"The United States is not, and will never be, at war with Islam," Barack Obama explained to the Turkish Parliament on his recent tour of Europe, emphasizing the need for "mutual respect" between our cultures.
"War" and "respect" are two distinct ideas. Both ought to be meted out judiciously. But let's reserve the former as a last resort and the latter to those who actually deserve it.
When Obama bowed to Saudi Arabian "King" Abdullah last week (sadly reminiscent of W.'s insufferable hand-holding with a Saudi prince), he probably thought it an appropriate level of deference. The problem is the wrong person was prostrate.
Why should we "respect" the Saudis? Is it the corporal punishment and amputations? Is it the lack of free speech? Is it a judicial system in which women often are forbidden from testifying, as they are incapable of "understanding what they observe"? Or is it that victims of sexual assault are prosecuted for the crime of being in the presence of unknown males? The honor killings? The forced circumcisions? The terrorist funding?
Though we need not drop Marines into Mecca to remedy that nation's historical and moral sickness, we never should be expected to "respect" gangsters, either.
Why so many on the left are willing to extend tolerance toward those who are militantly illiberal has always been a mystery. Many of these countries wage internal wars to exterminate Christianity and Judaism (religions that existed in some of those places long before Islam), and the concepts of secularism and atheism live only in fantasy.
It's not only fanatics holed up in the caves of Pakistan but also the majority of Islamic nations that, on some level, disregard basic human rights.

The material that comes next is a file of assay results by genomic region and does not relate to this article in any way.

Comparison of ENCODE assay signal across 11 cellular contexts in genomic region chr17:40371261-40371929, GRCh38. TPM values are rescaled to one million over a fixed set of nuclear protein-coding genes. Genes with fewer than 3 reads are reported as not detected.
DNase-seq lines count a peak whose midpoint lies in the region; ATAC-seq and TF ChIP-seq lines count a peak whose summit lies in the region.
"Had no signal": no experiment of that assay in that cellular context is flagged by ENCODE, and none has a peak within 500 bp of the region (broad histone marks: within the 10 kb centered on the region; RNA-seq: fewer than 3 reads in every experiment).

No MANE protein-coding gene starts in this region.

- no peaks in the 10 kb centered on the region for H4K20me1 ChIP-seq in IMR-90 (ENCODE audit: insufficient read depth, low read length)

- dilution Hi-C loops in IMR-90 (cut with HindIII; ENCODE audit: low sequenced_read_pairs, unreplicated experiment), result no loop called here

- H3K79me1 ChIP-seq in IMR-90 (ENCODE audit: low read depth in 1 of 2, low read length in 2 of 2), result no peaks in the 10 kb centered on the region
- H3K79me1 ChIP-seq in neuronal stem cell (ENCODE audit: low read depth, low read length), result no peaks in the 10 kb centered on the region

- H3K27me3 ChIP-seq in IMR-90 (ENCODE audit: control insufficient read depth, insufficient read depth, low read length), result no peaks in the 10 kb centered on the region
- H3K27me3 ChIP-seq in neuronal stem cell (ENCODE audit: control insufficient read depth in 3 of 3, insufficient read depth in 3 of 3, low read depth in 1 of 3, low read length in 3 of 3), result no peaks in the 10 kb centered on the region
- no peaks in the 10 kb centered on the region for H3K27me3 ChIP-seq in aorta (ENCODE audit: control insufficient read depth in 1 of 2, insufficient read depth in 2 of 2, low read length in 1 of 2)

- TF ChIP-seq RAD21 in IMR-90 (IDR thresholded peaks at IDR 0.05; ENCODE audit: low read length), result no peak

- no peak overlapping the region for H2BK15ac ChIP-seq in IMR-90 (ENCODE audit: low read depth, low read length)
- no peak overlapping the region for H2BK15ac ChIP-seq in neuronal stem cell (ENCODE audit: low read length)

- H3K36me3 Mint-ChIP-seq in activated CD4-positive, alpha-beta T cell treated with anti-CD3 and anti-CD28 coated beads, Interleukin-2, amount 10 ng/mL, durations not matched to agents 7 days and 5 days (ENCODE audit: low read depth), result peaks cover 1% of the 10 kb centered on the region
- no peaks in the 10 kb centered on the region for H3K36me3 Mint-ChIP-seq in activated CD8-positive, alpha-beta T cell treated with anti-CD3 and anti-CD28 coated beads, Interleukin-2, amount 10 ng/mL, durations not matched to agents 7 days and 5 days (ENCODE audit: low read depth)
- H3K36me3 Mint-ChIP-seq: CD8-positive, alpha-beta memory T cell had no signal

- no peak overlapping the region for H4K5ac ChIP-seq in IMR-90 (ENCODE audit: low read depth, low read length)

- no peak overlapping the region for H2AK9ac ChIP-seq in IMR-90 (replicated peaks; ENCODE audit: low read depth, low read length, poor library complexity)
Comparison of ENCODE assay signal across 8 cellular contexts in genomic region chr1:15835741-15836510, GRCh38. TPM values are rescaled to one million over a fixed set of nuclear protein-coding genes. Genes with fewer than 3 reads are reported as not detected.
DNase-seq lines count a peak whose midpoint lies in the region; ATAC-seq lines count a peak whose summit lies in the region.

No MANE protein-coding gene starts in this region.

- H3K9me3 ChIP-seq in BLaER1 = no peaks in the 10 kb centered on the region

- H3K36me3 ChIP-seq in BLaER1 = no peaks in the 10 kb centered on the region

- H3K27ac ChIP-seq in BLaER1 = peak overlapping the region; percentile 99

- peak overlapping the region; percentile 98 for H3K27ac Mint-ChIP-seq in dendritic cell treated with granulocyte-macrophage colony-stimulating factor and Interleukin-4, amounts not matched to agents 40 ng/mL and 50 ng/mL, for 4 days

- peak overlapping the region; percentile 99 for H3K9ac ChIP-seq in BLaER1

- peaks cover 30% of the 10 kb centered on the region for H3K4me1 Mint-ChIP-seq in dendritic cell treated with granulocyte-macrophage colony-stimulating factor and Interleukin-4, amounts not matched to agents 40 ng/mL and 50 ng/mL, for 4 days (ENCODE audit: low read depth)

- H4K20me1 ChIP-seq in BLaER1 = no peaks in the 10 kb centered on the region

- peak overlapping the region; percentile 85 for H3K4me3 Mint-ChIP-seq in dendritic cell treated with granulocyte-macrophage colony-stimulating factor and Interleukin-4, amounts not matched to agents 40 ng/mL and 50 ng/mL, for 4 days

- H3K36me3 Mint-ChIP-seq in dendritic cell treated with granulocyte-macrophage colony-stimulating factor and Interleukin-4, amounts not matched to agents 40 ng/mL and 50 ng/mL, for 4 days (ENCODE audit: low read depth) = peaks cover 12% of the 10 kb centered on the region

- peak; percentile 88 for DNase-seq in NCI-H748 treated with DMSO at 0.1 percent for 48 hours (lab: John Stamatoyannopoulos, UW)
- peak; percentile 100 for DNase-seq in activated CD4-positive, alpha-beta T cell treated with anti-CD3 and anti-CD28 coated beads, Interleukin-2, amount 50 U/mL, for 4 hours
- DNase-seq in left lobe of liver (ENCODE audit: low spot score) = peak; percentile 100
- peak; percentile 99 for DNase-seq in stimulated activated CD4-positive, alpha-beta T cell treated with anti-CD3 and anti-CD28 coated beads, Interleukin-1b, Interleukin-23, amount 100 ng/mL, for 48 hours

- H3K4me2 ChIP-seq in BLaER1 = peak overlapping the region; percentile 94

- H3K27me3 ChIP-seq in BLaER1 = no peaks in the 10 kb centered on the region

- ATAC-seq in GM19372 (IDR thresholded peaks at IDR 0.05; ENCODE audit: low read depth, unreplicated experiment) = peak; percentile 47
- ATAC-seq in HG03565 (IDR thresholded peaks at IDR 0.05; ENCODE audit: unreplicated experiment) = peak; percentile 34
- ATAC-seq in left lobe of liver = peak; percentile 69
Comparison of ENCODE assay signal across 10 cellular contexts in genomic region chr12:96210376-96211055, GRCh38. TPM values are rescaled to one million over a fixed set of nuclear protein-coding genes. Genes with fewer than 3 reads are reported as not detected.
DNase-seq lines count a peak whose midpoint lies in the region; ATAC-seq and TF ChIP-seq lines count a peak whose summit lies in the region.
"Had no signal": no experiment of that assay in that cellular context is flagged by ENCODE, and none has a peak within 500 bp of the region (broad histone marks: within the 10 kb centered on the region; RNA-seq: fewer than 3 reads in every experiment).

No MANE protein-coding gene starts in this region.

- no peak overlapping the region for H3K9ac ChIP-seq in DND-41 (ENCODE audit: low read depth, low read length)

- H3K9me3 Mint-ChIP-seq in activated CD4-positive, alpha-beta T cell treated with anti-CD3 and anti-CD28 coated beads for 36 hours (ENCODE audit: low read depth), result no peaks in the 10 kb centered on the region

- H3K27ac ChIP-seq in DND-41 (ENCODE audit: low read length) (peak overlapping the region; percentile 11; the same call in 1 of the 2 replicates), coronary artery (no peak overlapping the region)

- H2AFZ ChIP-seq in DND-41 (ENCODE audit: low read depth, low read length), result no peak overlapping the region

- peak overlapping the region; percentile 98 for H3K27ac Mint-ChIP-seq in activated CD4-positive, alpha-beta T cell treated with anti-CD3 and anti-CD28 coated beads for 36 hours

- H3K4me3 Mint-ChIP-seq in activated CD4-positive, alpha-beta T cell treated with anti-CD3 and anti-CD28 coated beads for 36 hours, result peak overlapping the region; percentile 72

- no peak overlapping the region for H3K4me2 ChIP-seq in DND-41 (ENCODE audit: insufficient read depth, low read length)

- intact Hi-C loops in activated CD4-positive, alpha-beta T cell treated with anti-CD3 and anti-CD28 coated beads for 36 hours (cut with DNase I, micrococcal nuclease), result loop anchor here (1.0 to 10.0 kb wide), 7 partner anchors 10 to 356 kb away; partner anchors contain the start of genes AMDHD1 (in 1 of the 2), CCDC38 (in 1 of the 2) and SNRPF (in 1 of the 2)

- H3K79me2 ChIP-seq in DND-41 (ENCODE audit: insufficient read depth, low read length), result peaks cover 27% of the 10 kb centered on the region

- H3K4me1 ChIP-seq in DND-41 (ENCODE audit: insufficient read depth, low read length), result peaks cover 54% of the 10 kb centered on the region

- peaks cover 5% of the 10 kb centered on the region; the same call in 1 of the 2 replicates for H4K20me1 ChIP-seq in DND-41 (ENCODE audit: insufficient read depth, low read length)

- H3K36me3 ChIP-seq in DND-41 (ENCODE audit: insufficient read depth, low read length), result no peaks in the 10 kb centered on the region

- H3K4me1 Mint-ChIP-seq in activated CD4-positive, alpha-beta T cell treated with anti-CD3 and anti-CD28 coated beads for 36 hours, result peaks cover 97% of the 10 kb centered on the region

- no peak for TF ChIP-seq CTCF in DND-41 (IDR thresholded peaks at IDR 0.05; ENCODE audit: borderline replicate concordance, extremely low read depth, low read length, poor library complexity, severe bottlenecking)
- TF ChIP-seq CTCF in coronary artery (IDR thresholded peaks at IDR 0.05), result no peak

And instead of "respecting" Turkey, Obama might have taken the time to live up to his campaign promise to acknowledge last century's Turkish genocide of 1.5 million Christian Armenians. He hasn't.
In Iraq—a country propped up by American lives and generosity—The New York Times reported that in 2005, the most influential Shiite cleric in Iraq, Grand Ayatollah Ali al-Sistani, issued a religious decree declaring that gay men and women should be "punished, in fact, killed." But that wasn't enough. Gays, he decreed, "should be killed in the worst, most severe way of killing." The Iraqi government looks the other way
Even Egypt—our "moderate" ally that subsists on $6 billion in U.S. bribe money not to wage war on its neighbor—regularly imprisons political dissidents, executes sexual "deviants," and runs state-funded television shows that would give Nazis pause.
Hey, I guess Egypt is "moderate," compared with Sudan.
Our nation should not be in the business of imposing our values on other cultures. We can't. Our values not only diverge but also are, most often, antithetical. And let's never pretend there is anything "mutual" about a call for respect. The deep and fanatical hatred of America flourished decades before the Iraq war or George W. Bush. Islamic leaders have long blamed their own societal corrosion on the West.
Obama promised to transform American foreign policy. He was elected to do so. So he used his first chance to make an impression as president by apologizing for imaginary crimes against Islam and employing a tone of subservience rather than defending our principles.
Not surprisingly, the more "thoughtful" among us immediately embraced the president's self-flagellation in front of some of the world's worst offenders of human rights as a constructive approach. As a geopolitics ploy … well, we'll see what happens.
But there is undoubtedly nothing thoughtful about offering a false choice. To wage war or to offer respect? We can avoid both. We should.
David Harsanyi is a columnist at The Denver Post and the author of Nanny State. Visit his Web site at www.DavidHarsanyi.com.
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